A-Z

Eczema (young people)

Emotions and support for eczema at school/university

As well as extra practical considerations around symptoms, triggers and treatments are the emotional aspects of having eczema on school/university, such as: 
  • feeling self-conscious, teasing and/or being bullied (see also ‘emotions’ and friendships)
  • the need for extra support – including for exams, on school trips and during classes
 

Sarah talks about eczema as an extra difficulty impacting on young people.

Sarah talks about eczema as an extra difficulty impacting on young people.

Age at interview: 23
Sex: Female
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It’s difficult when you’re younger I think. Cos when you’re like, when you’re at school or when you’re starting uni, you’ve got so many other things that are on your mind that you’re worried about. Like it’s such a stressful time. I found it really stressful. Even if you’re like having the best time of your life in like sixth form or, or at school or at uni. But you’ve so many thing, like there’s so many things to worry about, and stresses and exams and so many pressures on your life, that it becomes just like another thing that you’ve got to deal with. And it’s so like depressing. And you’re just like ‘I can’t believe I have this. And I just wanna be like everyone else.’
Emotional impacts at school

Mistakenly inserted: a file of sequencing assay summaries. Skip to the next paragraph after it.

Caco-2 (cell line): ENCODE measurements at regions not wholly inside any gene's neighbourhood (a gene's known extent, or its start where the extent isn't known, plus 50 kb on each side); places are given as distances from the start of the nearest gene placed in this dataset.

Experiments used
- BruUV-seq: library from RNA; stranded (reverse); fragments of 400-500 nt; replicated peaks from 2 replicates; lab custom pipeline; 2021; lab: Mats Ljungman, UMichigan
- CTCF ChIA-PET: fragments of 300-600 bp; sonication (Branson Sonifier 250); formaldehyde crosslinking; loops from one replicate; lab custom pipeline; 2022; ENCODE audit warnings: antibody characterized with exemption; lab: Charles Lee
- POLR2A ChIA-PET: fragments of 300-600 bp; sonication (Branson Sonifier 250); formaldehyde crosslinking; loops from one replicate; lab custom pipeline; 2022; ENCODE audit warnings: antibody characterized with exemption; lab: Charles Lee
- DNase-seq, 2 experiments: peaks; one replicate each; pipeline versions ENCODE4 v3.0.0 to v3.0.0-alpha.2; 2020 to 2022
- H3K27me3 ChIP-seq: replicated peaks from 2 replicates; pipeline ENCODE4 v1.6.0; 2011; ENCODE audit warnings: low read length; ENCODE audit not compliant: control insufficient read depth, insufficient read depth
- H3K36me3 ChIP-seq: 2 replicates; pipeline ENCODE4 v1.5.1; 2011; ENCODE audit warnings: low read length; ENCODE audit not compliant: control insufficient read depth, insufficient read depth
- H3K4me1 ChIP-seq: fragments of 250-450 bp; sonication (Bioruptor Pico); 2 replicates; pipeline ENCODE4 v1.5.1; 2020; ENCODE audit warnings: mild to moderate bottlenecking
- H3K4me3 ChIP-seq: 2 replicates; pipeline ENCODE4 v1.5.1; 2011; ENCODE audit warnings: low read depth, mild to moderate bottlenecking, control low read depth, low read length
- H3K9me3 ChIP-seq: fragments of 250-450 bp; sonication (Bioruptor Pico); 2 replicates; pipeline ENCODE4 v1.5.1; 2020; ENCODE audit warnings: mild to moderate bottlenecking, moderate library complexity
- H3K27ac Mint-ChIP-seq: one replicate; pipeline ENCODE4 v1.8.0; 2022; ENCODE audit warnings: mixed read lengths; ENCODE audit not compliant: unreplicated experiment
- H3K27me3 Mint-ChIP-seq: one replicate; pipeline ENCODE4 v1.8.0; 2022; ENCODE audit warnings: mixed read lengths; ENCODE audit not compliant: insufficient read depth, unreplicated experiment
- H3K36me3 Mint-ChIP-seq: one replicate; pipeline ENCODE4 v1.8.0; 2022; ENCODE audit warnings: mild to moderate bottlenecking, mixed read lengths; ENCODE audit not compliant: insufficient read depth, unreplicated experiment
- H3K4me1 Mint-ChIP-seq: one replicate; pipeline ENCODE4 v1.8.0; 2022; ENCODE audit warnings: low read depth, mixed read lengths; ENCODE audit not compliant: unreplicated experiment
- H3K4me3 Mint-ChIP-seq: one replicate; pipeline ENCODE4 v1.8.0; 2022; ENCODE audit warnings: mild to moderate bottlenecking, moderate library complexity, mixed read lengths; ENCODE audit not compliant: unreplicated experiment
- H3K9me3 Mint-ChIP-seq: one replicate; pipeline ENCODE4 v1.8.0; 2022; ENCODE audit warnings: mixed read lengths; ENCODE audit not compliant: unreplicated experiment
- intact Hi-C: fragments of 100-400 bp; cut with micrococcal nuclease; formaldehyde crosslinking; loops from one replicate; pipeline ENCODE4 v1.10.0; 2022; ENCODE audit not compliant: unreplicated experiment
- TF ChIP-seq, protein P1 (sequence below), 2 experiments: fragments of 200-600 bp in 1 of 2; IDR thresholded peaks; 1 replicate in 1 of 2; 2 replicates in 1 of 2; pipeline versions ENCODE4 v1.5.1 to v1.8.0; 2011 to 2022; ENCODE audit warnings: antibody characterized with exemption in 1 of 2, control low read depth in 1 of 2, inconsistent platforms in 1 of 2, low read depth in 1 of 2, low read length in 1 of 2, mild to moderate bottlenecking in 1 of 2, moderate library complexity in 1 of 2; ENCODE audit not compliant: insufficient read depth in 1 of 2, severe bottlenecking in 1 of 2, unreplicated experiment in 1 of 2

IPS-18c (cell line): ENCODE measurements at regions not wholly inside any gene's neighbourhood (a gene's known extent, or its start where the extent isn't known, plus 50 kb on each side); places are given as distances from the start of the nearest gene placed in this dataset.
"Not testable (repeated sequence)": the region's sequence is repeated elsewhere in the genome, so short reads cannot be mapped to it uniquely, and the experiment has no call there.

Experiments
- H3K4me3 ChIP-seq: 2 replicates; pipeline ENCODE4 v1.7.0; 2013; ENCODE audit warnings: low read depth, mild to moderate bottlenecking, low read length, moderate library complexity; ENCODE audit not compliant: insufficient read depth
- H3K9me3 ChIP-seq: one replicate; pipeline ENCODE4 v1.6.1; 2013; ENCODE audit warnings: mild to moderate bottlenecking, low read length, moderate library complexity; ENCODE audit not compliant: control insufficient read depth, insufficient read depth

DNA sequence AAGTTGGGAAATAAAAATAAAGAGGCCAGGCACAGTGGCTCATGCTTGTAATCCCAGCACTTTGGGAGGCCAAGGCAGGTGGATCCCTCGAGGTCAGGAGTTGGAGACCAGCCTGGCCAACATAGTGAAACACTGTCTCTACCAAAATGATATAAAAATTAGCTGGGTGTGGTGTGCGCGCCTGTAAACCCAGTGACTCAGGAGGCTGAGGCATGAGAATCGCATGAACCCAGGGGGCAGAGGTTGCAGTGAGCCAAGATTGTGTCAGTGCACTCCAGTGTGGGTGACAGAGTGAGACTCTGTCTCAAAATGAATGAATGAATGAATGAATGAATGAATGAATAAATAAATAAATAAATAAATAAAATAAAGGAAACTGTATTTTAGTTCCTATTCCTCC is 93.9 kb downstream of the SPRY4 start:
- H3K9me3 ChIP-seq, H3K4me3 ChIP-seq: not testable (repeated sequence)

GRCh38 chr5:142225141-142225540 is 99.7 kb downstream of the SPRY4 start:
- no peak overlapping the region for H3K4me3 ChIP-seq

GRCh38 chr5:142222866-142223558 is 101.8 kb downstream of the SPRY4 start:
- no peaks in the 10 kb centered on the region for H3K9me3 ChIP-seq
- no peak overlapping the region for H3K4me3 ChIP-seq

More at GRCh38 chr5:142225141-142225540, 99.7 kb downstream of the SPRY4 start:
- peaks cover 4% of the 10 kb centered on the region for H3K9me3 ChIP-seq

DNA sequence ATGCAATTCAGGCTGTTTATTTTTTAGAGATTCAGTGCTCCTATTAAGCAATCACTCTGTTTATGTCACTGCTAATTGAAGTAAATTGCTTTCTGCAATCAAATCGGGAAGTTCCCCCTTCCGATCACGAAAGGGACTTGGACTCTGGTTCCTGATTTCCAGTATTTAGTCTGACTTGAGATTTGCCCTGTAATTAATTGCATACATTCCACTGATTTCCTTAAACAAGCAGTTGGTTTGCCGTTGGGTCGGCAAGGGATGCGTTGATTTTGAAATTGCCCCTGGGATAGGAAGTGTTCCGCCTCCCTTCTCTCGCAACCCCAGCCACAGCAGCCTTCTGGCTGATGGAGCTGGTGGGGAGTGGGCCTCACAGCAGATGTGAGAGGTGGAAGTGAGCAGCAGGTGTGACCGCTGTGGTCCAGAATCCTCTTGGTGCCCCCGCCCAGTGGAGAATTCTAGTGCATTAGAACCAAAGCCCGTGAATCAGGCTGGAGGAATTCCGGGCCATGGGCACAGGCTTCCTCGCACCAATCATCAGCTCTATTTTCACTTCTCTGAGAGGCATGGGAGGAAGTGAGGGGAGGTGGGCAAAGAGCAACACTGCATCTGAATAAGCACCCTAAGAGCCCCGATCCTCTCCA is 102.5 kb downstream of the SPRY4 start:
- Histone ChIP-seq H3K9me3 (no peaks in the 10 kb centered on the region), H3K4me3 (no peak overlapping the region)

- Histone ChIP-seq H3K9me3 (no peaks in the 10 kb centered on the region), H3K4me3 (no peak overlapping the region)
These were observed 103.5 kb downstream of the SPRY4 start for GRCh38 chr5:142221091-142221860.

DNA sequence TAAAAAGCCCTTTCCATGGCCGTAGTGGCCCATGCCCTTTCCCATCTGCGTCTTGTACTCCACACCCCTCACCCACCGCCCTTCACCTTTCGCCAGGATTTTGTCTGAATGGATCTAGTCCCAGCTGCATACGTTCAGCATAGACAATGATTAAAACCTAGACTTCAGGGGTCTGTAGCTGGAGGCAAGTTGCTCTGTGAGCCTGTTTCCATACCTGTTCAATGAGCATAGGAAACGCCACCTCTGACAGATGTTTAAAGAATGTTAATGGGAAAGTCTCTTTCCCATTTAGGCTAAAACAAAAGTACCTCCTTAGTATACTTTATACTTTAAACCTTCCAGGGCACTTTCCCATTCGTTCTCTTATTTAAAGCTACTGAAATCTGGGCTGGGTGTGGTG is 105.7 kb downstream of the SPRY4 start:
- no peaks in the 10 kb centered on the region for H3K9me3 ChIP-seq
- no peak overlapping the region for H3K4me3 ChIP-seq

Lots of people said they had felt self-conscious at school, sixth form/college and/or university (see also ‘emotions’). Some thought that teenagers are especially worried about looks and appearance. It can be difficult to spend lots of time around other people, and eczema was sometimes seen as an added practical and emotional stress. Anissa had wanted to use make-up to disguise eczema and Ele remembers putting foundation on her hands for a while. Hazel found it hard coming back to school after having chickenpox which had combined with her eczema. Georgia felt embarrassed about eczema above her lip, which she had thought was a cold sore at first, and remembers begging her mum to let her stay home. Sometimes people didn’t want to go to school because their eczema was painful or made them feel insecure, as was the case for Shams and Anissa when they were younger.

Although some young people were reluctant to use the word ‘bullying’, many had experienced times in primary and secondary school when other pupils were rude and unkind about their eczema. Anissa and Katie-Lauren had experience of others trying to start fights with them by making nasty comments about their eczema. Aadam had been teased about having “old man’s hands”. Many thought that hurtful comments were usually out of ignorance, such as thinking that eczema is something they could ‘catch’.